There once was a girl who lived in the city
Who thought that nature and the “great” outdoors were icky
But though a nature master she was not,
she could not resist joining in Jungle January with you lot.
Try as she may and try as she might
She could not shake the feeling that something was not quite right
“Is this wild zebra print really ‘me’?”
No turning back now: the cutting and sewing had begun in earnest glee.
She pinned, she sweated, she pondered, and she fretted
If this dress turned out, to the gods she would be indebted!
And at last, the moment of truth had come
Scarcely any yardage remained–nary a crumb!
She bravely donned her togs, fit to be worn,
And her inner Jungle Vixen thus was born!
I hope you people enjoyed that, because a poet I am not! 🙂 I didn’t think I’d be able to come up with anything nearly as clever as what Anne normally writes (and which I am convinced is how she talks and tells stories all the time, in real life, because she’s just that awesome) so I settled for a silly poem instead. (And brace yourselves for a whole set of fashion-bloggeresque “Inappropriate Sunglasses at Sunset” photos, because I could not be bothered with a full face of slap.)
So as you have figured out by now, I am participating in Jungle January this year–my first EVER! I had not really planned on that but for some reason my inspiration whacked me over the head like a Shakespeare anthology one Friday night, and here we are.
Anne Jungle January Goddess, get your fainting couch ready, because I must now admit that my stash contains a paltry 2 animal print fabrics. Clearly, I am a #junglenovice. Teach me your ways!!!!!!!
I bought this crazy-ass fabric over a year ago when
Fabric Mart the-fabric-retailer-that-shall-not-be-named had one of their many sales. I even described it using the same foul language back then. I had no immediate plans for it, but figured it was one of those random things I’d regret NOT owning if I didn’t buy a bit of it. Let the record show that RETINA-SEARING ELECTRIC BLUE and motherfucking ZEBRA are, even on an individual basis, not really my usual taste; together, they create what is without a doubt the biggest taste anomaly in my fabric stash, all wrapped up into 3 clingy yards of “What the fuck am I going to do with that?” and shoved into an unmarked box until that particular riddle solves itself. 14 months of “seasoning” later, the riddle finally got off its ass and presented me with the answer: McCall 6886, aka the ubiquitous knit sheath that everybody has already made and seems to love.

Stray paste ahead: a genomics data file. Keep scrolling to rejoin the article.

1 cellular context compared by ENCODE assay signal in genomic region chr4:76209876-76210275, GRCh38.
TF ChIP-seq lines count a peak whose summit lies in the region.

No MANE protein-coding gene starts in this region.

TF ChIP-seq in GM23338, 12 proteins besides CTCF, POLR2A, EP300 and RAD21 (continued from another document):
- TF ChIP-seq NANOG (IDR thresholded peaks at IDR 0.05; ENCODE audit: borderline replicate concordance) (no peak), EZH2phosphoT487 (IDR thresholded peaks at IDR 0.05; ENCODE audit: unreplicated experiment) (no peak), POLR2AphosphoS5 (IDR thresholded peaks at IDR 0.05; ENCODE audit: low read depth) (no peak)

I had figured on doing a fitted sheath-type dress in this material when it arrived those many moons ago. My initial idea, I thought, was Brilliant (yes, *with* that capital “B”): focus the blue bits around the waist of the dress, and let the top and bottom sections fade gracefully into zebradom (or at least as gracefully as is possible with an animal print mash-up). Well, Present Mads had to make a slight revision to Past Mads’ plan. Turns out the greatest % of stretch in this ITY jersey runs perpendicular to the blue border, not parallel to it. And if there was one additional Taste Violation that this dress did not need, it was the “Painted-On Sausage Casing” effect.
In order to save the “Illusion Dress” idea, I cut the front and back pieces as pairs rather than on the fold as directed. That allowed me to get the side seam parts on the blue (an endeavor which met with more success on the back pieces than the front), which I felt would create the illusion of a narrower silhouette. (Yeah yeah, I know that’s a damn stupid thing to see someone like me write, but let’s face it: nobody wants to look wider than they are, not even me.) The hardest part of this project was the cutting out! I must have shifted the pieces around a dozen times, but I am happy with how the pattern got distributed in the end. In other words, we came out of this with ZERO unfortunate boob or genital flowers. SUCCESS.